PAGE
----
It is this question that keeps stirring up the debate; which separates the “believers” from the “sceptics”, or the post-materialists from the materialists. If there were to be found any proof that the NDE does, in fact, happen while there is no brain activity, this means consciousness does not necessarily derive from the brain. Although mainstream science does acknowledge it hasn’t found the biological basis of consciousness yet, opening up to the possibility there is no biological bias touches upon fundamental frameworks of knowledge. As Dr. van Lommel, an ardent crusader for this post-materialist perspective puts it: “We have to change our ideas about where consciousness comes from. For me, the brain has the function of a transceiver; it receives information from consciousness, and it sends information from our senses and body to our consciousness – it’s an interface. So the brain facilitates the experience of consciousness, but consciousness itself is not localized in the body and the brain. It’s non-local.”
One of the main arguments to support this theory of enhanced consciousness during cardiac arrest comes from personal accounts of out-of-body experiences that occurred during the moment of cardiac arrest. The patients who experienced this reported to have “seen” themselves during resuscitation, and more interestingly, were able to recall certain details that they could not have known if they had been unconscious.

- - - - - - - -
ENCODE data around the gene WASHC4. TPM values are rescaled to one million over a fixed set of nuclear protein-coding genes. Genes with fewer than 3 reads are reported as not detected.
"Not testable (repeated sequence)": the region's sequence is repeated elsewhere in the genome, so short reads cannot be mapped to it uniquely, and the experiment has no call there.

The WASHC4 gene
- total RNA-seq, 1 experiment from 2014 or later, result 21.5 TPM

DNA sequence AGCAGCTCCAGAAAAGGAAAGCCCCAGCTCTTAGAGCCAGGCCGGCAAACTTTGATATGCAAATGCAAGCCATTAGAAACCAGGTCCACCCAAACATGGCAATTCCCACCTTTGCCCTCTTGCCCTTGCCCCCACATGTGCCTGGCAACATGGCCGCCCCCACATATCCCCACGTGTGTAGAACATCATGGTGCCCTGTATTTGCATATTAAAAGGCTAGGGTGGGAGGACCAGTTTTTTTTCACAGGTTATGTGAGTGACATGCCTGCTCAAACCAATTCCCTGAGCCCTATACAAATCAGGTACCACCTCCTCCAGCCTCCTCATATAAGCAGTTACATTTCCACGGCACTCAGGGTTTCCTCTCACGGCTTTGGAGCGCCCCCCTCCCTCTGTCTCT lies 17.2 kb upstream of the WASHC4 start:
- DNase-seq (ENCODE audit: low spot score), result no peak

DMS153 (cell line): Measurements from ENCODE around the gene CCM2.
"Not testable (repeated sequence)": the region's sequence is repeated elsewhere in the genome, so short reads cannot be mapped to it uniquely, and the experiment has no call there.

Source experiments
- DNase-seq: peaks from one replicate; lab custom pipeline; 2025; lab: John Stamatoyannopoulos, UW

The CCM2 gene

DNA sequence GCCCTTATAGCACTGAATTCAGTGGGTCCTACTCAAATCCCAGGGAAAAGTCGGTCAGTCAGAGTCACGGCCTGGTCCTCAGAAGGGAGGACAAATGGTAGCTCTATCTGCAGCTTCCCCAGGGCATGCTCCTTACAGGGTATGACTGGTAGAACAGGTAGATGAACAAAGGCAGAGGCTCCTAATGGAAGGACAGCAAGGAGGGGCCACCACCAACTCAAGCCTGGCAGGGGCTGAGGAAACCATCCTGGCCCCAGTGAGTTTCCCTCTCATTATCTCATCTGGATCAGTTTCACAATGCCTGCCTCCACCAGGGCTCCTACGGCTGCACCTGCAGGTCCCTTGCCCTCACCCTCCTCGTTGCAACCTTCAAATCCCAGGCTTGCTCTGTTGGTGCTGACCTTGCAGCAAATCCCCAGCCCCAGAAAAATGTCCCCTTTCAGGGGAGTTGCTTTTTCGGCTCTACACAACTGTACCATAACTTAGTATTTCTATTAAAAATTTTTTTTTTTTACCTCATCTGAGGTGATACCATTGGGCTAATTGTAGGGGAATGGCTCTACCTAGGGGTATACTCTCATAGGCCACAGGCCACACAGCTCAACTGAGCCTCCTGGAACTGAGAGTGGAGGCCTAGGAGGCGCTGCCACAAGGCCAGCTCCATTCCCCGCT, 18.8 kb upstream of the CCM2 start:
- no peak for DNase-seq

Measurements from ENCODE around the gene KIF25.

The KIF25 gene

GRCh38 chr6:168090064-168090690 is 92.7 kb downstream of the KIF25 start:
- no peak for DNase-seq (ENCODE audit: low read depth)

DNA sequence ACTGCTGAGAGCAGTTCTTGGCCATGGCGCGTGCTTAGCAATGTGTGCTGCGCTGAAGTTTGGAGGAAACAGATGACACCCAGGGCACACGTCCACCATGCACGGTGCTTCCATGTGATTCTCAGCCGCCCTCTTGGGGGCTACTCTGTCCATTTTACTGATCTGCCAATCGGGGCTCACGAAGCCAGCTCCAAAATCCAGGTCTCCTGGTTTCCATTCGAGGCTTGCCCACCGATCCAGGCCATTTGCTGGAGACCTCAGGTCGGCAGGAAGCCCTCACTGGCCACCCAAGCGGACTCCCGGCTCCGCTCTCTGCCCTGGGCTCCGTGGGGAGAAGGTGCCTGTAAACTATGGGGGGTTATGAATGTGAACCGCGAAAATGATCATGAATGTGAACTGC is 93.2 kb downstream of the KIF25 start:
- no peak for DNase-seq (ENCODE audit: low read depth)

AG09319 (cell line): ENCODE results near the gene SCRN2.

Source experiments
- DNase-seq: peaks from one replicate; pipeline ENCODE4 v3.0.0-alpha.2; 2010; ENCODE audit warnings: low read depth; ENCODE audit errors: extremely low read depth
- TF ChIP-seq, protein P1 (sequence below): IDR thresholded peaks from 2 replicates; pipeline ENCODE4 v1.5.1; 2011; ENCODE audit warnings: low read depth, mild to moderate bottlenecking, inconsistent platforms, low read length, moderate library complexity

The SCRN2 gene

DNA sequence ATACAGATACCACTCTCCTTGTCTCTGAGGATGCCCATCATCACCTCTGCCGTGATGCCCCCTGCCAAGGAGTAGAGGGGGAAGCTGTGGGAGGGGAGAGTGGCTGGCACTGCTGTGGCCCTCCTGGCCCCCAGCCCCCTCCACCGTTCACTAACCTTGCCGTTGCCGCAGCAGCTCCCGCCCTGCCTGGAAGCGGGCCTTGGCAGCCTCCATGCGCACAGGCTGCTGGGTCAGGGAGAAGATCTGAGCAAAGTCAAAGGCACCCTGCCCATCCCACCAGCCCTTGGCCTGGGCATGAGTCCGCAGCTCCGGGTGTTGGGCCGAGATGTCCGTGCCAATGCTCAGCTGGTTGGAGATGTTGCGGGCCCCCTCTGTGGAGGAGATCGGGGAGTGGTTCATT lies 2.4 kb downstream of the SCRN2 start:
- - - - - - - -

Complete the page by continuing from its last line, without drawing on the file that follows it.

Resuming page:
There have been various cases that demonstrate this situation. Pam Reynolds for example, who had a NDE during brain surgery, recalled very specific details from that moment: she could describe the instrument used to open her skull “it looked like a toothbrush” and heard one of the nurses saying that “her arteries were too small” to connect her to the heart-lung machine, which was later confirmed by the doctors and nurses in the operating room. NDE researcher Dr. Jan Holden, who wrote an article/chapter for ‘The Handbook of Near-Death Experiences’, describes 93 cases of people who had an out-of-body experience during their NDE. She found that about 90 percent of their accounts were completely accurate, 8 percent contained some minor errors, and only two percent were completely erroneous.
IN DEPTH | Materialist perspective
Skeptics argue that the post-materialist approach to NDEs is based on the false idea that the brain of a patient is inactive during a NDE. They believe the phenomenon is caused by biological or chemical processes in the brain, that we simply do not fully understand yet.
There are two main arguments skeptics use to defend their position:
* The near-death experience could have occurred before or after any state resembling brain death. There is no way to verify the timing of memory formation in the brain when the patient is not conscious.
*It is very difficult to verify that there was in fact no measurable brain activity. The common methods of measuring brain activity (CT scan, fMRI, PET and EEG) cannot be used during emergency resuscitation.